Thank you all so much for the kind reviews on my previous chapter! Every time I come back from the dead to update this fic I'm simply blown away by the fact that people are still reading it! Y'all are the best. Timeafanx, in particular, you get a gold star for going back and leaving a review on every chapter :) Also it occurred to me that I mentioned my book in the last chapter but I didn't include a link. I don't think hyperlinks work on this site but here it is anyway: She-Writes-Anthology-Poetry-Other/dp/B0984124NM I published this book this summer as my high school senior project, and it is a collection of things I wrote over the past five years. Most of the works are poems, but there are also a few short stories at the end, so if you enjoy reading my fanfiction perhaps you will enjoy some of them as well. It's still on sale for $8.50 as of December 2nd, I will probably end the sale tomorrow (normal price is $10), but the thing with amazon self-publishing is that things take a while to update so the price might stay the same for another day or two after that. I never know lol.
Thanks for all the support! This chapter picks up where the last one leaves off; Elizabeth is in a bunker in Iran, Stevie is babysitting Ali and Jason, and Henry is at work. Henry just got off the phone with Stevie, letting her know that Elizabeth is missing, and Stevie has to break the news to Alison. Enjoy!
Henry hung up the phone and let out a deep sigh. He couldn't imagine the talk Stevie was having with Alison right now. He could remember all-too-clearly the day he'd had to explain to his daughter that her Mama wasn't going to get better. He wondered, would this conversation go similarly? Would Stevie sit Alison down, tell her she had some bad news? Would the words she'd run over in her mind fall apart the moment they came out of her mouth? Would she clasp her hands to keep them from shaking?
That's enough, he told himself. This was not the same. Alison was fifteen, not four, and her mother wasn't dying. Please, he thought, please let that be true.
God, what was he thinking, comparing his missing boss to his dead wife? This was not a line of thought he wanted to pursue any longer, and as he looked around for something else to put his thoughts on, his eyes fell on the time displayed in the corner of his laptop screen. Nadine had asked for updates every half hour; that left him five minutes. It was just enough time, he thought, for what his heart was calling him to do.
He looked at the door to his office. It was shut securely, and no one would come in without knocking. Henry closed his laptop and his eyes, clasped his hands, and began to pray.
"That's the best I can do until you can get to a real hospital," said the medical officer as he finished with the bandages on Elizabeth's arms, having already done what he could for her back.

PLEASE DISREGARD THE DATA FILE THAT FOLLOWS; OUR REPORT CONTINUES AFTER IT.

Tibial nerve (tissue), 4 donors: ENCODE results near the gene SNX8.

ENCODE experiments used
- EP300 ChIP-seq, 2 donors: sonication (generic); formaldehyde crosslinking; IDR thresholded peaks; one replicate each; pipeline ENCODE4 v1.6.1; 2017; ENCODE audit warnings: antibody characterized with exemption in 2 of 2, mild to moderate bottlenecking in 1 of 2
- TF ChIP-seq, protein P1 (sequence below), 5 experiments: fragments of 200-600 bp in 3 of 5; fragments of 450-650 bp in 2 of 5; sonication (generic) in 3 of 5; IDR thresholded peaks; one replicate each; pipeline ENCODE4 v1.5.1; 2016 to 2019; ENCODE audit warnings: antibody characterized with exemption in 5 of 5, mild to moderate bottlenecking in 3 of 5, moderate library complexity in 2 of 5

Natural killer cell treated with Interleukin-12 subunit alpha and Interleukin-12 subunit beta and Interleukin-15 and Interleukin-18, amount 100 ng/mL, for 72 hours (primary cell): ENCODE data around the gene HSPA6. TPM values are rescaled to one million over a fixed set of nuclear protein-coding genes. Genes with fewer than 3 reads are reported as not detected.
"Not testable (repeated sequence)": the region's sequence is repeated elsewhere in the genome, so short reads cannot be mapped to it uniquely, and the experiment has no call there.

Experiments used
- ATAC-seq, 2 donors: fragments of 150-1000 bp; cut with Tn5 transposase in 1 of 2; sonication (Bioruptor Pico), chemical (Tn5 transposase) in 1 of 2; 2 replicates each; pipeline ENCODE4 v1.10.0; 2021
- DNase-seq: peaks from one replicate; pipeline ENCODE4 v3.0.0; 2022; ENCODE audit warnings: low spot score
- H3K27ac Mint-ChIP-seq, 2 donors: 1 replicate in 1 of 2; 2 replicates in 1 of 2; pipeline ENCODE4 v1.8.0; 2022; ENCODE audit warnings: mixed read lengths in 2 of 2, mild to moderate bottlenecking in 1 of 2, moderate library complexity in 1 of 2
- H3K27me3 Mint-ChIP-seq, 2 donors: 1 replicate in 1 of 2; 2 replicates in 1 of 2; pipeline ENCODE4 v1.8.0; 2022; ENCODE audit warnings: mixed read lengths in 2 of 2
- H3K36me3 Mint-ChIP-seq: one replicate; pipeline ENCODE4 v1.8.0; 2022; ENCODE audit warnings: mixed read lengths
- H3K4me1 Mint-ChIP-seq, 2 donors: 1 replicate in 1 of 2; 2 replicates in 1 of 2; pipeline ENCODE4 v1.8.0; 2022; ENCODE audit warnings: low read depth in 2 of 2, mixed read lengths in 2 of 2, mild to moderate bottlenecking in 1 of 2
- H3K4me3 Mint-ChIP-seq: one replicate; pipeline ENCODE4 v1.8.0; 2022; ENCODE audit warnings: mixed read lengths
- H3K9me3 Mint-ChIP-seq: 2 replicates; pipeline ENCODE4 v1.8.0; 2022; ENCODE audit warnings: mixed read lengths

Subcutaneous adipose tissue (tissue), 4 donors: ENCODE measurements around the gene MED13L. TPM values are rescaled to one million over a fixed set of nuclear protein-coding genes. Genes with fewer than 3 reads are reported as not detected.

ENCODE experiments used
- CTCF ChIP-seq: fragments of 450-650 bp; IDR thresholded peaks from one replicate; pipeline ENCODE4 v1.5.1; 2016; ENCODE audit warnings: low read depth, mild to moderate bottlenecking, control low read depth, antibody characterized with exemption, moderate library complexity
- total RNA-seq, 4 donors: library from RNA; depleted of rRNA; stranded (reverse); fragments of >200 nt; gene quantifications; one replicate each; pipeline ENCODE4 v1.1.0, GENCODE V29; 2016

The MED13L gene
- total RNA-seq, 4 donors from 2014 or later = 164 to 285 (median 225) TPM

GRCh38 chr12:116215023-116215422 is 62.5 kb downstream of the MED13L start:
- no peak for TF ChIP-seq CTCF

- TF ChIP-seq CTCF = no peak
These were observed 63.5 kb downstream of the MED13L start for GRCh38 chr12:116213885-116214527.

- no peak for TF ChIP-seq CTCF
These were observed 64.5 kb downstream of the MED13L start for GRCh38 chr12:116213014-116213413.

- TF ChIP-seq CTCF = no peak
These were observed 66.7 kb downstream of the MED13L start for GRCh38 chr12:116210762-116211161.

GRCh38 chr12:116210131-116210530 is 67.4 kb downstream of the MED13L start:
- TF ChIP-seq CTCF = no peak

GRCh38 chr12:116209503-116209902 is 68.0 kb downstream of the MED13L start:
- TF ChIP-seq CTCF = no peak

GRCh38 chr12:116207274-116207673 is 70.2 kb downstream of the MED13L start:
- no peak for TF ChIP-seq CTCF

"Thank you, Doctor," Elizabeth replied in Persian. She was a bit rusty in the language, but the basics had at least stuck with her. She stood to leave, knowing he had plenty of other patients to deal with. As she made her way to the other side of the basement, she walked by a man who was passing out blankets. He caught her eye as she passed, holding up a blanket and speaking in words she could mostly understand; she got his intention, anyway. "Thank you," she said, accepting the blanket, a small act of kindness for which she was incredibly grateful. He just nodded and smiled, and she kept walking, back to that same gray couch.
She wrapped the blanket around herself, thankful for the warmth and also for the covering over her back; she didn't have a shirt to change into, and the one she wore was stained. She was fully prepared to dispose of this blouse as soon as she was able. Some things, once stained, would never be clean again.
She didn't know how long she sat there, leaned against the side of the couch, with no way to count the passage of time and no idea what was happening in the outside world. It must have been at least a few hours. She didn't sleep, but her mind was so numb and her body so exhausted that she was pretty out of it when she heard a voice that brought her out of the fog.
"Excuse me, Secretary Adams."
She looked up, almost flinching in her surprise when she saw the Iranian president in front of her. "President Shiraz," she said weakly, rising to her feet and feeling her joints protest. "I'm glad you're okay."
"I can say the same of you." She gave him a tired smile.
"Please," he said, gesturing for her to sit down, which she did gratefully, as he pulled up a folding chair.
"Should I assume since you're here that the coup has failed?"
"Yes," he said, sitting down. "In part because of the information your government provided. If you hadn't come, we might have assumed the United States backed it."
She was quiet for a moment. "Minister Javani is dead."
He nodded slowly. "Yes. A tragic loss. Zahed was my friend. And partner."
She sighed, rubbing a hand over her face. "Mine too. I'm sorry."
"He respected you.'
Elizabeth couldn't think about Zahed Javani without thinking of what he died for. She pulled her exhausted mind together enough to be the Secretary of State for a little while longer. "I'm speaking on behalf of President Dalton when I say that I hope that our peace talks will move forward."
"I share this hope," he said. "But now I fear...there will be too many bodies to bury."
She didn't know what to say to that, didn't want to think about how many bodies lay behind them, so she moved on. "Mr. President, I haven't been able to get in touch with my government since before the…" she trailed off; there were no words for what had happened at Javani's house. "Is there any way you can get me in touch with President Dalton?"